Apple and the Cloud: A Cautionary Tale


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naturally connected and collaborative. When the data never moves, we’ll use information at Web scale, and everyone will have access to the best of everything worldwide. The World Economic Forum says personal data is the new oil. We are just beginning to see a new way of working and playing.

The Road Ahead

Sony’s stock price peaked in February of 2000. That was the beginning of the end for analog devices, and for Sony. Here in 2012, it’s clear that Apple’s current business model is good for many more years. Apple will likely become a Dow component before the company feels the sting I have described. But Apple might want to think about making a small investment in the datacentric future.

Remember distributed computing? We’ve taken that as far as it can go. Now we’re shifting to distributed data. This shift will happen; it’s just a matter of when. Before building an Apple store in Kathmandu, I recommend that Apple take a billion dollars out of the money market account and start building the cloud-based infrastructure that will one day save the company. A few suggestions for Apple’s management to consider:

Make some vision videos. Are Microsoft and Corning really going to show people what the future will be like? John Sculley’s 1988 Knowledge Navigator video is worth revisiting, if only for inspiration. I’ve made a personal data locker video I think all Apple influencers should see. It’s time Apple’s creative team showed us what 2020 will look like. How open will Apple be in ten years? We, the people of the Web, would love to know.

Fix identity. Soon, anyone with a smart phone will be able to take your photo and learn more about you than you may want him/her to know. Digital identities are a massive train wreck that gets worse every day. In the long run, Facebook, Apple, Google, and others have more to gain from cooperating on identity than competing. They should come together and fix the identity problem. The standards exist, but the momentum is going the wrong way.

Get started on the Internet of Things. Now that LogMeIn has acquired Pachube, Apple should think about acquiring LogMeIn and iDigi and getting ahead of the game on the Internet of Things. Here—IBM will show us how.

Get started on distributed data. Read my book—there are dozens of companies and groups already building meaningful data infrastructures. Sooner rather than later, Apple must understand that the cloud is not just for storage. If Apple is going to learn about it, Apple should start trying some experiments.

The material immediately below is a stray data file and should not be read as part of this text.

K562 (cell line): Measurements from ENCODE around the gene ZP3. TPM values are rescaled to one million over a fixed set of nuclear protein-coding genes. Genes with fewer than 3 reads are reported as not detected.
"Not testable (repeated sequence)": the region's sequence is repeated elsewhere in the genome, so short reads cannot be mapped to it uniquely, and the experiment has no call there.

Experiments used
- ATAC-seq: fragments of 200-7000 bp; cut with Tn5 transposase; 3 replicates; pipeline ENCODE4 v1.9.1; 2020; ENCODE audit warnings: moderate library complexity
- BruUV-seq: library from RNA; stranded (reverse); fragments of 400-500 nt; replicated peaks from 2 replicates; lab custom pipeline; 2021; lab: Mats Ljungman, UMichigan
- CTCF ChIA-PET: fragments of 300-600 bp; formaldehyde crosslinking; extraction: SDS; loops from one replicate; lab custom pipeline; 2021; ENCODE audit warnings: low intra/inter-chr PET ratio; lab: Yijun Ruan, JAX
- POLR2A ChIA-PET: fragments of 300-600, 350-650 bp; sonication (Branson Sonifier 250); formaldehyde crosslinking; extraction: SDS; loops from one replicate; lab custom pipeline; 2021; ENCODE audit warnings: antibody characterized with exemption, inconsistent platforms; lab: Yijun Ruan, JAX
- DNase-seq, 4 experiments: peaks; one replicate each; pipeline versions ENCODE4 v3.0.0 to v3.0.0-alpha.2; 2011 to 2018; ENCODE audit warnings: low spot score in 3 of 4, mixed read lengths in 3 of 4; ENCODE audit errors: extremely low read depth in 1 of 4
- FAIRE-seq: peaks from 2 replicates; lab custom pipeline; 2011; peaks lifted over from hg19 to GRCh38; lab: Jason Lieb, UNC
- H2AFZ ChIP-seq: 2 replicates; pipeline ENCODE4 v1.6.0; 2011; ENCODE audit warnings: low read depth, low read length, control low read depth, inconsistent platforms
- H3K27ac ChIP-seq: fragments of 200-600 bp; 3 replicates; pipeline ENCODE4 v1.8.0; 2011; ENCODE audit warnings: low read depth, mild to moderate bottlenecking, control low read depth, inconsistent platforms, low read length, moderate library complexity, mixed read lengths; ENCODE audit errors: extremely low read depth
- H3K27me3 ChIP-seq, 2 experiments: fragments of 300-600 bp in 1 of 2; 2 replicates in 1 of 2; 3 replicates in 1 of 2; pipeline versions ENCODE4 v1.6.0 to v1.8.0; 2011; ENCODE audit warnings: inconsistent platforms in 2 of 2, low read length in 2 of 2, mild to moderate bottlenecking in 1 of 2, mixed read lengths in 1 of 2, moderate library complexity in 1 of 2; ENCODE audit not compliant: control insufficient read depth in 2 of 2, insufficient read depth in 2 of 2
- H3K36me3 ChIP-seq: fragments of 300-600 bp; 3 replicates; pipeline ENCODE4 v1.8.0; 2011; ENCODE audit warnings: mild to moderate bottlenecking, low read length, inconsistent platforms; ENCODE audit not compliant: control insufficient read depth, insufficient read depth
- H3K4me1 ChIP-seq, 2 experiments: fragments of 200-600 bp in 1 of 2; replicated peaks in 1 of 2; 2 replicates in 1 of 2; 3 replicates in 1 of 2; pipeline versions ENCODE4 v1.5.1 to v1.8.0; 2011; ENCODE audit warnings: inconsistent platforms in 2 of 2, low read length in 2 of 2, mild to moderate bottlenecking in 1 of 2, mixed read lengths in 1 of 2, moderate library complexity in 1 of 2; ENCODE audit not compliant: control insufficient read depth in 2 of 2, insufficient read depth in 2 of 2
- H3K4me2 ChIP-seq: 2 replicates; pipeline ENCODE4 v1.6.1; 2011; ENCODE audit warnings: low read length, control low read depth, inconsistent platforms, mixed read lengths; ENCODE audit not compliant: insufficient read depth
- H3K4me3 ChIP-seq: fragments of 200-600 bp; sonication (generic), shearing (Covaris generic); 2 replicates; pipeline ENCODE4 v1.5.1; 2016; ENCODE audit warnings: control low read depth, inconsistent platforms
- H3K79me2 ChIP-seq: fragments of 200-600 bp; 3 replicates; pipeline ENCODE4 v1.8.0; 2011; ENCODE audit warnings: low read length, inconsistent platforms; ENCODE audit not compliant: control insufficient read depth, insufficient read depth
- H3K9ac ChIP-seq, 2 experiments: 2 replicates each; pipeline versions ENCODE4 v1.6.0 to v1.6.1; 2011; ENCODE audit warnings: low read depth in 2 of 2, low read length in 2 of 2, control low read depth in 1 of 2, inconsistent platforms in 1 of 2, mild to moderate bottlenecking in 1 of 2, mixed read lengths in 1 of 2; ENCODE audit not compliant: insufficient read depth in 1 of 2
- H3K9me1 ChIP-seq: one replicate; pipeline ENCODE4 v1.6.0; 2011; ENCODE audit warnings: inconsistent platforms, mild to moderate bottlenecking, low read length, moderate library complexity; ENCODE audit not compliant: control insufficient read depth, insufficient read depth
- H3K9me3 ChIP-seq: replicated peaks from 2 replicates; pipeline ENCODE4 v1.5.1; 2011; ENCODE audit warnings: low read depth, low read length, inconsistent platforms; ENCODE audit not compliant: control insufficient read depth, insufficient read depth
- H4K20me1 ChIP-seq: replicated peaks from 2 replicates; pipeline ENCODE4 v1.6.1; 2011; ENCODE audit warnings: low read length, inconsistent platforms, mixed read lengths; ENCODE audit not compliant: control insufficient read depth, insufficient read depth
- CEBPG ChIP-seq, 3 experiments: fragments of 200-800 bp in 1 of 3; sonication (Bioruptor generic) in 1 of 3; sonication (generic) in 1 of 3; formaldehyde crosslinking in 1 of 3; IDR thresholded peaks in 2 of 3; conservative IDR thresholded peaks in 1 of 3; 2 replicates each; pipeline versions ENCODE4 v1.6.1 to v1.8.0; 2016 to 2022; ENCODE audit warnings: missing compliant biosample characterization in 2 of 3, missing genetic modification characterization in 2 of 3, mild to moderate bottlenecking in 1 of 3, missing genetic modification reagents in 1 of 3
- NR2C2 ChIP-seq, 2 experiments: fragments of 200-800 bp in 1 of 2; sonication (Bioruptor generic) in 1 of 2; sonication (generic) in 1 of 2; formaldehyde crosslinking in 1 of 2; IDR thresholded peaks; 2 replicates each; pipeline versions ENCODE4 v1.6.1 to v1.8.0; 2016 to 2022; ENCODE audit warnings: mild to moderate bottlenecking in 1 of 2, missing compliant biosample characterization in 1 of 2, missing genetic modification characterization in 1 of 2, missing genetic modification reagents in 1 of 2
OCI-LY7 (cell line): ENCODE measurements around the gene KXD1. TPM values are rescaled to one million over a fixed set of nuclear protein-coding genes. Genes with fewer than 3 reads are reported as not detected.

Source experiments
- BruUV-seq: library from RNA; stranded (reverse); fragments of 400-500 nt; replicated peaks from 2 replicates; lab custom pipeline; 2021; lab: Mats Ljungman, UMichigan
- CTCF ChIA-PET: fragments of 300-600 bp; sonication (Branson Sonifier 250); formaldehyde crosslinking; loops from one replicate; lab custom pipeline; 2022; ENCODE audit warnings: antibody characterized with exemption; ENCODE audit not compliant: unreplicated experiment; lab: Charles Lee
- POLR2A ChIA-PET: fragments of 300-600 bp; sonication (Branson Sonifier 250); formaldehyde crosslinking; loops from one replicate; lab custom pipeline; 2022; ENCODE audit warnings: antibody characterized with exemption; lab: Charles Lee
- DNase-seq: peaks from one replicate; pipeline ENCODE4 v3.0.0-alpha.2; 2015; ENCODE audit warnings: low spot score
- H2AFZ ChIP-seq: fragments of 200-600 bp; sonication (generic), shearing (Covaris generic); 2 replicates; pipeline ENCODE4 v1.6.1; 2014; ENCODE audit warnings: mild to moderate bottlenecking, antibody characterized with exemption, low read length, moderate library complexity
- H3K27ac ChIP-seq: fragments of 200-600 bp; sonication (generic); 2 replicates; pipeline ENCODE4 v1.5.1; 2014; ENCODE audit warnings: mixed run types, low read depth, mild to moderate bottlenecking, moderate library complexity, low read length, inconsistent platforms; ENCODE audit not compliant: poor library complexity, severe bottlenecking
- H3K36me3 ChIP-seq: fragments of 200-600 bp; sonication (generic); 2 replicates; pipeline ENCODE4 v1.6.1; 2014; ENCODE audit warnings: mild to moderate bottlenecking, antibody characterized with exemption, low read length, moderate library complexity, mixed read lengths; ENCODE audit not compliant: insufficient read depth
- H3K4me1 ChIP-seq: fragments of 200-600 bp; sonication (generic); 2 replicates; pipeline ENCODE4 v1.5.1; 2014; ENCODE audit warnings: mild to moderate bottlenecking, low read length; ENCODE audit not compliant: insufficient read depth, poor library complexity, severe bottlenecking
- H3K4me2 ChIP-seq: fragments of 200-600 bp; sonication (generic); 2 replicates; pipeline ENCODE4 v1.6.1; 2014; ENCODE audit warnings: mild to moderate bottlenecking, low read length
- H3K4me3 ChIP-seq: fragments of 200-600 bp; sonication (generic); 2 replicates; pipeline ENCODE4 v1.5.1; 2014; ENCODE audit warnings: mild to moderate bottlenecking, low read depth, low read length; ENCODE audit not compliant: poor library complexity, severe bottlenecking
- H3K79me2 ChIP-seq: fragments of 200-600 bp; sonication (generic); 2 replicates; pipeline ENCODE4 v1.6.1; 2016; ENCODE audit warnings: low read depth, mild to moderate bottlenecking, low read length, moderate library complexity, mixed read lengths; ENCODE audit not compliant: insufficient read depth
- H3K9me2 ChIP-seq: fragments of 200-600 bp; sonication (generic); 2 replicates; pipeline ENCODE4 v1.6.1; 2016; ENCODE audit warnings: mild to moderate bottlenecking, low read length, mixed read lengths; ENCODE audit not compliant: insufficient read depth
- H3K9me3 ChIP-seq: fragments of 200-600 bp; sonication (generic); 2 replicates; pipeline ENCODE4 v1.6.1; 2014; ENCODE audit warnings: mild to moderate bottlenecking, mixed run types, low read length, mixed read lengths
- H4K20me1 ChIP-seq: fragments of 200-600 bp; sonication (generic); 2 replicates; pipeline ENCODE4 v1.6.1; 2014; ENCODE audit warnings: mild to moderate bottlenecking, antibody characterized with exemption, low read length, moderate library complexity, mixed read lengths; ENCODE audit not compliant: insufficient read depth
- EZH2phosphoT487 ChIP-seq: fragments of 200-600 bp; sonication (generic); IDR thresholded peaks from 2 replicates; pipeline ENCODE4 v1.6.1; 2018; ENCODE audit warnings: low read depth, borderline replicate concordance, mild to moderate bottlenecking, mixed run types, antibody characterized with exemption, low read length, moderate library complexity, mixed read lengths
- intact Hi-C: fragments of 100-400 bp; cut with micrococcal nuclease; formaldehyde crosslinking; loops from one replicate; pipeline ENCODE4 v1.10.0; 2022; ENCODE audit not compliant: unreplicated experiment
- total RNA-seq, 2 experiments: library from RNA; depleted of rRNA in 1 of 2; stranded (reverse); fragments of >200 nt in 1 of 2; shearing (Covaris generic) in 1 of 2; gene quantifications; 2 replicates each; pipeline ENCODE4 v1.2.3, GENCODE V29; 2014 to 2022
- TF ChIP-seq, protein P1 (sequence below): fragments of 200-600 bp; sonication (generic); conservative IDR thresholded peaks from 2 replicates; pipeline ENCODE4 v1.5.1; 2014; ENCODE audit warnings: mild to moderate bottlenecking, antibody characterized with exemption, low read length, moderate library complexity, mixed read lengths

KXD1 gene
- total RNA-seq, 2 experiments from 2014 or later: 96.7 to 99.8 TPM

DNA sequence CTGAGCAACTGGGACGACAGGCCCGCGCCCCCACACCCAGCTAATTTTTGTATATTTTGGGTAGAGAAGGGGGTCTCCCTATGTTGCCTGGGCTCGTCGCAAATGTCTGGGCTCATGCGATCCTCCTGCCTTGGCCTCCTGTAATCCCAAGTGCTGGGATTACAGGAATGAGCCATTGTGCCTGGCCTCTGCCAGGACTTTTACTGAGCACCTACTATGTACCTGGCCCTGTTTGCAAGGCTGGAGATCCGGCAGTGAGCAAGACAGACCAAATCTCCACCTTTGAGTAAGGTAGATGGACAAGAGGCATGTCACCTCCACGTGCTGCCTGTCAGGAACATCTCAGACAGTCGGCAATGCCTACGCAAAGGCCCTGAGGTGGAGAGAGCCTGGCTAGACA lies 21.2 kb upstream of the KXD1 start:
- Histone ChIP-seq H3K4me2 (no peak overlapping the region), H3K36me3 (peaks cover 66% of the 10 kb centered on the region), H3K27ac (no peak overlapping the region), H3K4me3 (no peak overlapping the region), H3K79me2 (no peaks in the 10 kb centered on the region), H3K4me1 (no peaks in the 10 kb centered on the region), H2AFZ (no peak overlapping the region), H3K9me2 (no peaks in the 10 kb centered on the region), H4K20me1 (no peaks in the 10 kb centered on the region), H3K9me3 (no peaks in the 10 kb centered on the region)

Build the architecture and developer tool kits for distributed data and services. This is what we call the programmable web. We need to reinvent everything from collaboration to printing to transactions and much more. Look at companies like Kynetx, Mashery, Programmableweb, FacetApp, and others. Read The Live Web, by Phil Windley.

Make Safari into the data-centric browser of the future. Get a jump on Google by overhauling the server/client/data/service/scripting/presentation stack that keeps browsers in the stone age. The W3C people will be glad to take time out of their busy schedules to help.

Join the movement. The online world of data and services is nothing like the closed world of Apple hardware. Apple should join a bucketful of standards organizations and foster industry acceleration of distributed data and services. A good example would be fonts and printers—when you can work online from any device, how do you print to any printer? And how do you … Next Page »

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David Siegel is an author, consultant, and investor focusing on the future of technology, the Internet, and business. He has written three bestselling books about the Internet and started one of the first web design and strategy agencies, Studio Verso, which he sold to KPMG in 1999. He is an active angel investor and advisor to startups and the author of Pull: The Power of the Semantic Web to Transform Your Business. Follow @

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10 responses to “Apple and the Cloud: A Cautionary Tale”

  1. Old Indie says:

    Great article. BUT, if things work out as you envision, we have lost control of our world.

    Consider this-

    Here is a call to the White House in the year 2014

    “Want that 777 full of people on the London to NY flight 24 to land safe? Good, wire us a million dollars. Or the plane, which we hacked into and now control, drops out of the sky. And, we also pay off Putin and his friends, so do not bother to find us. The Russian government will deny we are in the country.

    Nuclear power plans? Grids? Cell phone networks? You wanted them to be intuitive, and they are. They are also complicated and fraught with holes. We know were the holes are because we paid the designers to tell us. They are a bunch of poor Indian and Chinese coders. They are finally getting a decent salary, thanks to us. All sitting in a Swiss bank account. So, next week we will want $10M NOT to shut down the east coast electric grid.

    Oh, and Iran called yesterday. They offered us a LOT of money for some help destroying the economies of Israel and the US…..”

  2. Rocio Ramos says:

    I work for a cloud provider and even I am still cautious with new technology ventures. I do often question if technology is moving too fast and if the benefits outweigh the costs.